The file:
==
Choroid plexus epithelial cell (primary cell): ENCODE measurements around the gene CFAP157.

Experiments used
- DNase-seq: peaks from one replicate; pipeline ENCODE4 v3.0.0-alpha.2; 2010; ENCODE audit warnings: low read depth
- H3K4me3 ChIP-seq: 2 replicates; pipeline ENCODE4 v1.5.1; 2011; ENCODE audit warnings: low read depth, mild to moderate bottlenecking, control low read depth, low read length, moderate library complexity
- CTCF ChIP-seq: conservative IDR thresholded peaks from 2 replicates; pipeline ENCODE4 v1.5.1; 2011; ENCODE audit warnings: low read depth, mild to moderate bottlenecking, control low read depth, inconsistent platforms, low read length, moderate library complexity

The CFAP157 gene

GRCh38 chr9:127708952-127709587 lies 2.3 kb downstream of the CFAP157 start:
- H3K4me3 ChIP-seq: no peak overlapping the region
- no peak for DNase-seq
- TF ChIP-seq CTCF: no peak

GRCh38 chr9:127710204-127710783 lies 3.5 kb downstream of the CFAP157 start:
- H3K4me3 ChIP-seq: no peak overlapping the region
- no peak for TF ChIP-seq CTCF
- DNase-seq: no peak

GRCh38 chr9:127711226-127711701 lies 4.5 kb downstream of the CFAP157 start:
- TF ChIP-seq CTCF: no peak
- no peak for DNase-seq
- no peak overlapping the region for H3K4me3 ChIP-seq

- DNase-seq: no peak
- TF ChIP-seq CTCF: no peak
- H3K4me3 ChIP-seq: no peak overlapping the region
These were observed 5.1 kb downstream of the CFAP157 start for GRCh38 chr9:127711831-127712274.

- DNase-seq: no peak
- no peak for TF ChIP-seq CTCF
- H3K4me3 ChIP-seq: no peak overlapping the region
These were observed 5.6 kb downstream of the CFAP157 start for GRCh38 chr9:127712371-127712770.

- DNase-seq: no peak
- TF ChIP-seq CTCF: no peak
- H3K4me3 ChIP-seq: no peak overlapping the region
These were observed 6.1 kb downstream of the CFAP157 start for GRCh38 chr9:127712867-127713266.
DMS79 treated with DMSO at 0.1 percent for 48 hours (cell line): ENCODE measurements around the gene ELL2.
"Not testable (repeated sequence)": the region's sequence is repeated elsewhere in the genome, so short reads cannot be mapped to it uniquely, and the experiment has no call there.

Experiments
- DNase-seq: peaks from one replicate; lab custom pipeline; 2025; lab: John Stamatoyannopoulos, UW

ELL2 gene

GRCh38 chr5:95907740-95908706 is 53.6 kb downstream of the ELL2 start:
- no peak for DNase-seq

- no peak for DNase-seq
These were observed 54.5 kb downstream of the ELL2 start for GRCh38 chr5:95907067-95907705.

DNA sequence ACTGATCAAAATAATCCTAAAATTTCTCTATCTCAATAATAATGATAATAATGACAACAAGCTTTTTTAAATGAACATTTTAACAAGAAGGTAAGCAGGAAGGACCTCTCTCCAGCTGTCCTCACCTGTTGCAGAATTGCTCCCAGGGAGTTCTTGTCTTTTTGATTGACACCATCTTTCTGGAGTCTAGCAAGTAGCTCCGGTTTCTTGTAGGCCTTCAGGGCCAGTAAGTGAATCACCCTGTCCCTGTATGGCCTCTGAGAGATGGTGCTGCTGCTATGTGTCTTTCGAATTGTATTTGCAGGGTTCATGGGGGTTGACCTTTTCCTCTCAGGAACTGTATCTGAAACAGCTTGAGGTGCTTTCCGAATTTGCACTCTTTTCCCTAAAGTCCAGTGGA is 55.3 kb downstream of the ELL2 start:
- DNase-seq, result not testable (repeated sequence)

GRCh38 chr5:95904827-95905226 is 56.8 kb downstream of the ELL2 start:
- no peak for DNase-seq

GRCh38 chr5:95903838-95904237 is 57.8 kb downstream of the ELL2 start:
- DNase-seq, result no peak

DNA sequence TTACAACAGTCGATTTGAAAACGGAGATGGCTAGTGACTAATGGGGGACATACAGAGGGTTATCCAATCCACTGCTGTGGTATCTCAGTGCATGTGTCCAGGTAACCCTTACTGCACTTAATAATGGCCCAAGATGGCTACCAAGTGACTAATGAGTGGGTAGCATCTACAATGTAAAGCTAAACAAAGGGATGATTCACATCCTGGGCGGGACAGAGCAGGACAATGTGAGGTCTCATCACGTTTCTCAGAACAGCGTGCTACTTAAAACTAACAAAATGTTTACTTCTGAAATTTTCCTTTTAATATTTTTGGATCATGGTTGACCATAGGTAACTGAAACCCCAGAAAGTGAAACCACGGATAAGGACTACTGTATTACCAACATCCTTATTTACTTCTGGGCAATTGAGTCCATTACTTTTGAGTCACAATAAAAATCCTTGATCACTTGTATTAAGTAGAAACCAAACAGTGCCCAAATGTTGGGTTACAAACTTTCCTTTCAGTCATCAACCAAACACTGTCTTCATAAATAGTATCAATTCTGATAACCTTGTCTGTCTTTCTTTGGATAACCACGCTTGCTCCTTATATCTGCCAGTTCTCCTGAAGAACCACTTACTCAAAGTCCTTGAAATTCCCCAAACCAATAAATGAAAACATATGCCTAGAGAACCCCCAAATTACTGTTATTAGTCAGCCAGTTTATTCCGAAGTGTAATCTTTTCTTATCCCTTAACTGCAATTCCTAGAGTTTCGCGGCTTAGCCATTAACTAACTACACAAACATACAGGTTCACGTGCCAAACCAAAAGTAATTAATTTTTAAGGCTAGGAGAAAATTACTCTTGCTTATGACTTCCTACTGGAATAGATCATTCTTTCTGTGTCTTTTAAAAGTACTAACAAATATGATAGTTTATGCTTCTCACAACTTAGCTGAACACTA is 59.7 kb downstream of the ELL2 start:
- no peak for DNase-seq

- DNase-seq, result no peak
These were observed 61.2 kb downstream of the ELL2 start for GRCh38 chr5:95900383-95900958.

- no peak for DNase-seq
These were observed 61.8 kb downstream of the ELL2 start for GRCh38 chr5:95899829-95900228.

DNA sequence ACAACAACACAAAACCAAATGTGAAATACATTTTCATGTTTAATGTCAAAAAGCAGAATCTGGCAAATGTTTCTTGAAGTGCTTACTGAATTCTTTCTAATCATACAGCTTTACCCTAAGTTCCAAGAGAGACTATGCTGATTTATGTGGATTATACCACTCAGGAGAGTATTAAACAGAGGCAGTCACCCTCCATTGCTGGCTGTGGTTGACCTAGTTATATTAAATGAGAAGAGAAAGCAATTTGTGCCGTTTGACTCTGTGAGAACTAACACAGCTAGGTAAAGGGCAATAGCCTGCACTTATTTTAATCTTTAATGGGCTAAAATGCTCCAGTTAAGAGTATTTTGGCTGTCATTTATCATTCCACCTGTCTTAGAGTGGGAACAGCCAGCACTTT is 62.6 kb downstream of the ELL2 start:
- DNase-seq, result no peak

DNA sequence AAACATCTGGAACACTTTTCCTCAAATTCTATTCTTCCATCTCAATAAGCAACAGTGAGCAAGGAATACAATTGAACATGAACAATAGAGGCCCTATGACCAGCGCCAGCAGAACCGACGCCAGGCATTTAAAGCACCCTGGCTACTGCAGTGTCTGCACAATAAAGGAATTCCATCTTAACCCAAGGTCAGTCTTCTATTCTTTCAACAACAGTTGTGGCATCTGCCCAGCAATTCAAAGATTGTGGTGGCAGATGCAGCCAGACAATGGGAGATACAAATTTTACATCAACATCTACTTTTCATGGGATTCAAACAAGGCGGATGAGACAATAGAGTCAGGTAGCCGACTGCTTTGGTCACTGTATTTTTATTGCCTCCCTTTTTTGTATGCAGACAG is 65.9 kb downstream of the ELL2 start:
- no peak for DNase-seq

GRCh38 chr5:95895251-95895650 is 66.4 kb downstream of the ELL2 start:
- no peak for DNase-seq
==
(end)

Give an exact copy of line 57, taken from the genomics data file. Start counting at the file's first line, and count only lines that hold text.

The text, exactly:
- no peak for DNase-seq